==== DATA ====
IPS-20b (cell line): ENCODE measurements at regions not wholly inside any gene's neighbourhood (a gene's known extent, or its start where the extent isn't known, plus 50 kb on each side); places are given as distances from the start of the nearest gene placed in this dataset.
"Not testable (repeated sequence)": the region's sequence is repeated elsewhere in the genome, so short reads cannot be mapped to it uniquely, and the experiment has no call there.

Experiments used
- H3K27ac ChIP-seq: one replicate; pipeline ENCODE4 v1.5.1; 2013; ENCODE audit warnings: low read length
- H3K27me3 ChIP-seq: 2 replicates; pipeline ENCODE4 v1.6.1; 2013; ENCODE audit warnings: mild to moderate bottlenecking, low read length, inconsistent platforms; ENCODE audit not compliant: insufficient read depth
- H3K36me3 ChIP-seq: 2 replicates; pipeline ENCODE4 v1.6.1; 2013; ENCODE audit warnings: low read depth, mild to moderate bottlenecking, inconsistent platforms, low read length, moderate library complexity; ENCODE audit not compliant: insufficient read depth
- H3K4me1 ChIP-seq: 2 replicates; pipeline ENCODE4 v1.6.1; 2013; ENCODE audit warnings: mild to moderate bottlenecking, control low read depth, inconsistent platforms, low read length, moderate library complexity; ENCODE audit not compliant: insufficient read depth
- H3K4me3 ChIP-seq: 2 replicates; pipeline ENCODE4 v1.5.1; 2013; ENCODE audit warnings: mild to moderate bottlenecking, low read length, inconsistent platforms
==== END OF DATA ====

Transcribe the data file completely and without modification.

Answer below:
IPS-20b (cell line): ENCODE measurements at regions not wholly inside any gene's neighbourhood (a gene's known extent, or its start where the extent isn't known, plus 50 kb on each side); places are given as distances from the start of the nearest gene placed in this dataset.
"Not testable (repeated sequence)": the region's sequence is repeated elsewhere in the genome, so short reads cannot be mapped to it uniquely, and the experiment has no call there.

Experiments used
- H3K27ac ChIP-seq: one replicate; pipeline ENCODE4 v1.5.1; 2013; ENCODE audit warnings: low read length
- H3K27me3 ChIP-seq: 2 replicates; pipeline ENCODE4 v1.6.1; 2013; ENCODE audit warnings: mild to moderate bottlenecking, low read length, inconsistent platforms; ENCODE audit not compliant: insufficient read depth
- H3K36me3 ChIP-seq: 2 replicates; pipeline ENCODE4 v1.6.1; 2013; ENCODE audit warnings: low read depth, mild to moderate bottlenecking, inconsistent platforms, low read length, moderate library complexity; ENCODE audit not compliant: insufficient read depth
- H3K4me1 ChIP-seq: 2 replicates; pipeline ENCODE4 v1.6.1; 2013; ENCODE audit warnings: mild to moderate bottlenecking, control low read depth, inconsistent platforms, low read length, moderate library complexity; ENCODE audit not compliant: insufficient read depth
- H3K4me3 ChIP-seq: 2 replicates; pipeline ENCODE4 v1.5.1; 2013; ENCODE audit warnings: mild to moderate bottlenecking, low read length, inconsistent platforms